The Bureau of Labor Statistics defines employment as any paid work by anyone over age 16. Those who are jobless, available for work, and actively looking for jobs are classified as unemployed. Youth employment/unemployment refers to ages 16–24. Some youth are neither employed nor unemployed: e.g., those in the armed forces, those enrolled in school and not looking for work, parents taking care of young children exclusively, and “discouraged workers.”
 U.S. Department of Labor, Bureau of Labor Statistics. (January 28, 2010). America’s youth at 22: School enrollment, training, and employment transitions between ages 21 and 22 (USDL-10-0099). Washington, DC: Author. Retrieved from http://stats.bls.gov/news.release/archives/nlsyth_01282010.pdf.
 Sum, A., & Khatiwada, I. (2004). Still young, restless, and jobless: The growing employment malaise among U.S. teens and young adults. Boston, MA: Center for Labor Market Studies, Northeastern University. Retrieved from http://www.aypf.org/publications/stillyoungrestlessandjoblessreport.pdf.
 Bird, K., & Okoh, C. (2016). Employment pathways for boys and young men of color: Solutions and strategies that can make a difference. Washington, DC: Center for Law and Social Policy. Retrieved from http://www.clasp.org/resources-and-publications/publication-1/BMOC_Employment.pdf.
 JP Morgan Chase & Co. (2016). Expanding economic opportunity for youth through summer jobs: Boosting program capacity and partnerships. New York, NY: Author. Retrieved from https://www.jpmorganchase.com/corporate/news/document/2015-syep-report.pdf.
 Heller, S. B. (2014). Summer jobs reduce violence among disadvantaged youth. Science, 346(6214), 1219-1223.
 Bird, K., & Okoh, C., op. cit.
 Warren, J. R., & Lee, J. C. (2003). The impact of adolescent employment on high school dropout: Differences by individual and labor-market characteristics. Social Science Research, 32(1), 98-128.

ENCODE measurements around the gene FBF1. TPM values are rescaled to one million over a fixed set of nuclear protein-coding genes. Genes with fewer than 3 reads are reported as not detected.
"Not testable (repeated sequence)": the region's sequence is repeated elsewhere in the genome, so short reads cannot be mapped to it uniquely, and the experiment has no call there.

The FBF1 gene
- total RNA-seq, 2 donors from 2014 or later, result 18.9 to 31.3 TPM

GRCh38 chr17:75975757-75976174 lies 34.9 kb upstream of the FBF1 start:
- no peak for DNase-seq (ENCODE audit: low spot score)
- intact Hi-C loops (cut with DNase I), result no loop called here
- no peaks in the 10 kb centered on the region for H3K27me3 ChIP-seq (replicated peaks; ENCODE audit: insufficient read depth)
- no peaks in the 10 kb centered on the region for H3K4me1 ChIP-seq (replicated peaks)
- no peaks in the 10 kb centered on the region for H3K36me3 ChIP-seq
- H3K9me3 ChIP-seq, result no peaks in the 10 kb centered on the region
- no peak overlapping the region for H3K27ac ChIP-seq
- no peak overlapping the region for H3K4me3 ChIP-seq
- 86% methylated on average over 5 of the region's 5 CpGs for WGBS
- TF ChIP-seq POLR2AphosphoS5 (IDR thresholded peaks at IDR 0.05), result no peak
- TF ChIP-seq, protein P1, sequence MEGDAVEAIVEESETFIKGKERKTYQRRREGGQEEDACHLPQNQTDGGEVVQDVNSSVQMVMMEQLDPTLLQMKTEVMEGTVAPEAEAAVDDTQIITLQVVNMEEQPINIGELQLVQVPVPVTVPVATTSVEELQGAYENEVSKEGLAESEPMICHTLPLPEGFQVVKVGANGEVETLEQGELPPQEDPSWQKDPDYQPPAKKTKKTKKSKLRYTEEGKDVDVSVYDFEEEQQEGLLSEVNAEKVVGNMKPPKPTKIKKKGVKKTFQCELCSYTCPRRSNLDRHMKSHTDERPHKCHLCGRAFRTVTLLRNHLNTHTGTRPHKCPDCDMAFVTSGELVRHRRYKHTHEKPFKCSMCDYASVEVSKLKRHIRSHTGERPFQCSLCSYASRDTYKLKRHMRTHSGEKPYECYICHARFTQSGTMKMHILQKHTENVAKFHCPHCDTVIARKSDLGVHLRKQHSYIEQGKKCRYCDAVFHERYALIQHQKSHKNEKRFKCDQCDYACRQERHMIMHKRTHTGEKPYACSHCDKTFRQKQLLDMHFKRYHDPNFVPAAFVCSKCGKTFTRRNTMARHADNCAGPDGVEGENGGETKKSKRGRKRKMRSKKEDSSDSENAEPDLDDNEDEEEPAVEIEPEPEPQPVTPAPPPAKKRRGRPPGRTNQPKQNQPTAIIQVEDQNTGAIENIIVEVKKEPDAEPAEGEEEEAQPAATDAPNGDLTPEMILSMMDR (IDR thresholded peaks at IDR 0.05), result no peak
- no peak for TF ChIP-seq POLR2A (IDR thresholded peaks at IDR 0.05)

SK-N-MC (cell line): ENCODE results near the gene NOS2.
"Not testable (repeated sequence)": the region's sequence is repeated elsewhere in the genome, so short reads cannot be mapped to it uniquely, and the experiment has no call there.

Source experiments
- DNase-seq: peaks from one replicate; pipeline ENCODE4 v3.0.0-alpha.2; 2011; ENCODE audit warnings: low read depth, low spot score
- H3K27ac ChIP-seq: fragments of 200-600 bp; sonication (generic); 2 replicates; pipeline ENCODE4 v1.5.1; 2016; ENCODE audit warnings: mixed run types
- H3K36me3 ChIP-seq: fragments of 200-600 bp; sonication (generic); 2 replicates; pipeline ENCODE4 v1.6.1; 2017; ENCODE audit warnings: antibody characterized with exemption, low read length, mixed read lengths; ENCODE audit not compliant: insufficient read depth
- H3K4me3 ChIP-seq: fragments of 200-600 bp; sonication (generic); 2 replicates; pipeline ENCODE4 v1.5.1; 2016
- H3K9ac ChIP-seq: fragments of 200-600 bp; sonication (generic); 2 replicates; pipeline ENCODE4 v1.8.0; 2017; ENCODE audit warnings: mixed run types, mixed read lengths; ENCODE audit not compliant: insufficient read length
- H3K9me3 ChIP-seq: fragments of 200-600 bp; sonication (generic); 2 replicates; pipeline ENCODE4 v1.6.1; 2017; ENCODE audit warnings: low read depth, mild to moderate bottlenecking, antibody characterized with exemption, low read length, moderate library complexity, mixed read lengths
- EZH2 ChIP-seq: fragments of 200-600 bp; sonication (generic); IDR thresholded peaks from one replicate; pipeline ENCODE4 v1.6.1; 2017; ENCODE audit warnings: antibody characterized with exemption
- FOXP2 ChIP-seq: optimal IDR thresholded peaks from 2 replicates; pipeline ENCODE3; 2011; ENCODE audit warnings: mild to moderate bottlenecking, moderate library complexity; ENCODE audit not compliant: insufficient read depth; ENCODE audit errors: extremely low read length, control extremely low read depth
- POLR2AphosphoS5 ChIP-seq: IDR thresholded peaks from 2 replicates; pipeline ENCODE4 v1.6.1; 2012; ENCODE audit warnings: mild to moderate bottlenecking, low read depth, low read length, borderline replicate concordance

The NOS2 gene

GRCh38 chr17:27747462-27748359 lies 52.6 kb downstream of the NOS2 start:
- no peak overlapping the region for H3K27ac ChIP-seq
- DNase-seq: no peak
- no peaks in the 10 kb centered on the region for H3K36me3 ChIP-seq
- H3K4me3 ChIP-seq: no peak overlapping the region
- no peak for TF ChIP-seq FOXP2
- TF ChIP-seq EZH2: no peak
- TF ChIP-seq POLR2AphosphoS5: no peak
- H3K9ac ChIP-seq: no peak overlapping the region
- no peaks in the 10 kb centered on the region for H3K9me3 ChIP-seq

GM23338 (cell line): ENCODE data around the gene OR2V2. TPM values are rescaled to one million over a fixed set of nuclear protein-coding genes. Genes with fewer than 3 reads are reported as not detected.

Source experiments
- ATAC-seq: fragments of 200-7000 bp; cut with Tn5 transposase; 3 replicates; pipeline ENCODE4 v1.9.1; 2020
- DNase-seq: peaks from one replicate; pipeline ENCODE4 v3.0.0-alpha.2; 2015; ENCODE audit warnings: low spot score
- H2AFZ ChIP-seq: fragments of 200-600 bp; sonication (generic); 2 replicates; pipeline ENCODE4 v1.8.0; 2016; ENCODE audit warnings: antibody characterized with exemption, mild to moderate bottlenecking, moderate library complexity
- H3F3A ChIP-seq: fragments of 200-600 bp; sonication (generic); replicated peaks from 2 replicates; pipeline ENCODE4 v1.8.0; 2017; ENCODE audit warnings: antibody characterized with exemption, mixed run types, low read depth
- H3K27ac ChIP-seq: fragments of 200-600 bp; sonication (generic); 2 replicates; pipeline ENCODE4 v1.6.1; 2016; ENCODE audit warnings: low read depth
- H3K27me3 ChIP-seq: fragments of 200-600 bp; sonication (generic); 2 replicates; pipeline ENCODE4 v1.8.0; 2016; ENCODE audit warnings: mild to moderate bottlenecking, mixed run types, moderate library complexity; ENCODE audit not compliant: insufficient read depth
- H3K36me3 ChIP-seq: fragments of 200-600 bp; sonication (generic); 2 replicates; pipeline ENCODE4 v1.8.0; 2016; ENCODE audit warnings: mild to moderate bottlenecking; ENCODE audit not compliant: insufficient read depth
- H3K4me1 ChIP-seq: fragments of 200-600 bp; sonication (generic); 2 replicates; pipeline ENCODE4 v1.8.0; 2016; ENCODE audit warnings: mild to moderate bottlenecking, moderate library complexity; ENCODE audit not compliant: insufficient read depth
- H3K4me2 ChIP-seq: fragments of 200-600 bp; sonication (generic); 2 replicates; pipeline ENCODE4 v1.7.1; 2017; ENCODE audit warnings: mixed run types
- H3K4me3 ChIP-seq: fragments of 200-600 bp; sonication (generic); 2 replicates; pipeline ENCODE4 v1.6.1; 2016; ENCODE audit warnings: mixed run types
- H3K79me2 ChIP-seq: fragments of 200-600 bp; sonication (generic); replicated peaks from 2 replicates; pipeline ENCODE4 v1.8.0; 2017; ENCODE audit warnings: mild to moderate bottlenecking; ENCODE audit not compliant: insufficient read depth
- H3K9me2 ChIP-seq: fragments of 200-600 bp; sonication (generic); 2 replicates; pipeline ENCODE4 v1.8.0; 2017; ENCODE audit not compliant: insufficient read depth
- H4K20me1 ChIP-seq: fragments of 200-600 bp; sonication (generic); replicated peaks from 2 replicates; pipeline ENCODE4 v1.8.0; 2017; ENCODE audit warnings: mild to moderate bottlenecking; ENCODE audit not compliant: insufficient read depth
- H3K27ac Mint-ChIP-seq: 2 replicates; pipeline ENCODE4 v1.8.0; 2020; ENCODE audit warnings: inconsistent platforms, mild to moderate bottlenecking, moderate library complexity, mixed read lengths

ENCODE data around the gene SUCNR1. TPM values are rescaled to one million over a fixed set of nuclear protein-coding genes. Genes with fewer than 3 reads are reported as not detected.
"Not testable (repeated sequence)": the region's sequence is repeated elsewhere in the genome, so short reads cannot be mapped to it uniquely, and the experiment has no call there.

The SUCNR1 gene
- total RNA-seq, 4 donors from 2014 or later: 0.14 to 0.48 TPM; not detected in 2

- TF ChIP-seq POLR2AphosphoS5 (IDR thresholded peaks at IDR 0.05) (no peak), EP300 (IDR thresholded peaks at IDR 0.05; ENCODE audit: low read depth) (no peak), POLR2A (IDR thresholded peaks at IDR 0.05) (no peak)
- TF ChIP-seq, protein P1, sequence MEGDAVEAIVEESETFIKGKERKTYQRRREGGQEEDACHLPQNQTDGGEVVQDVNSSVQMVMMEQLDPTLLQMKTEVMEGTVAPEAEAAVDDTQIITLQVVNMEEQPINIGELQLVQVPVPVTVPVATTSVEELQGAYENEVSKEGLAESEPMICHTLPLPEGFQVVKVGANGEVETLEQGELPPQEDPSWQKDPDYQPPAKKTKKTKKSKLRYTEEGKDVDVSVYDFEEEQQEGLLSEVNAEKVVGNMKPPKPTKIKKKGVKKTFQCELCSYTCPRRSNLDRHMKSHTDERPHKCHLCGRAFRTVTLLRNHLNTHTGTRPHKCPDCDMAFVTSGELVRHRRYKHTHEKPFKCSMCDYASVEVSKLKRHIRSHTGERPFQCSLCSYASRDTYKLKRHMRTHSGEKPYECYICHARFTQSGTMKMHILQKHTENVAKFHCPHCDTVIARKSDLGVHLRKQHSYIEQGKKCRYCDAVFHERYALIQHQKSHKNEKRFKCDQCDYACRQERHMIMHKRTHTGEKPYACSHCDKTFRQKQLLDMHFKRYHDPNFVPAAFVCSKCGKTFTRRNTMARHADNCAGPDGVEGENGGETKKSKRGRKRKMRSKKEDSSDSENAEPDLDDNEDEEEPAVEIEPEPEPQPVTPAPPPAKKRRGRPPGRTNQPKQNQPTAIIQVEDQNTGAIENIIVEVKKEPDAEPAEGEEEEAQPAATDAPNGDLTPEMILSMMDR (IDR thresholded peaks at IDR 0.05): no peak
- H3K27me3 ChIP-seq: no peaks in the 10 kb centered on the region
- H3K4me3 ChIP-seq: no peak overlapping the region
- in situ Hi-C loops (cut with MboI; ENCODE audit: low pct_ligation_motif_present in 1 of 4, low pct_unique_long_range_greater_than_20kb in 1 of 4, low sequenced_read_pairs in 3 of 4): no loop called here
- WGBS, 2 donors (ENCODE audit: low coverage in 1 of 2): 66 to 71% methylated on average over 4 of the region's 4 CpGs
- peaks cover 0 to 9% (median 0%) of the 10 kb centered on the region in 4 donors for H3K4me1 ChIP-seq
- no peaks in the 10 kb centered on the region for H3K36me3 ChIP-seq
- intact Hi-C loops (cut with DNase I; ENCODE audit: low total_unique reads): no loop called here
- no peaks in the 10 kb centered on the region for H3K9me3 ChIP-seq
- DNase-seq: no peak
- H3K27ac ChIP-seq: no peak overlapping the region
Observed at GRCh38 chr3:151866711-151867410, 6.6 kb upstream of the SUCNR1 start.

McDowell, U., & Futris, T. G. (2001). Adolescent employment. Columbus, OH: Department of Human Development and Family Science, Ohio State University. Retrieved from https://www.google.com/search?q=ohio+state+university&ie=utf-8&oe=utf-8&client=firefox-b-1-ab.
 Apel, R., Bushway, S. D., Paternoster, R., Brame, R., & Sweeten, G. (2008). Using state child labor laws to identify the causal effect of youth employment on deviant behavior and academic achievement. Journal of Quantitative Criminology, 24(4), 337-362.
 Entwisle, D. R., Alexander, K. L., & Olson, L. S. (2005). Urban teenagers: Work and dropout. Youth & Society, 37(1), 3-32.
 Warren, J. R. (2002). Reconsidering the relationship between student employment and academic outcomes: A new theory and better data. Youth & Society, 33(3), 366-393.
 U.S. Department of Labor, Bureau of Labor Statistics. (2018). College enrollment and work activity of high school and college graduates: 2017. Washington, DC: Author. Retrieved from https://www.bls.gov/news.release/pdf/hsgec.pdf.
 Brainard, L. (2015). Coming of age in the Great Recession. Speech at the Ninth Biennial Federal Reserve System Community Development Research Conference, Washington, DC, April 2, 2015. Retrieved from https://www.federalreserve.gov/newsevents/speech/brainard20150402a.pdf
 Board of Governors of the Federal Reserve System. (2016). Experiences and perspectives of young workers. Washington, DC: Author. Retrieved from https://www.federalreserve.gov/econresdata/2015-experiences-and-perspectives-of-young-workers-201612.pdf
 Scott, M. M., Zhang, S., & Koball, H. (2015). Dropping out and clocking in: A portrait of teens who leave school early and work. Washington, DC: Urban Institute. Retrieved from http://www.urban.org/sites/default/files/alfresco/publication-pdfs/2000189-Dropping-Out-and-Clocking-In.pdf
 U.S. Department of Labor, Bureau of Labor Statistics. (2018). Op. cit.
 National Research Center for Career and Technical Education. (2007). Major research findings 2000-2007: Engagement, achievement, and transition. Atlanta, GA: Author. Retrieved from http://www.nrccte.org/resources/publications/major-research-findings-2000-2007-engagement-achievement-and-transition
 Association for Career and Technical Education. (undated). Research demonstrates the value of career and technical education [Fact sheet]. Alexandria, VA: Author.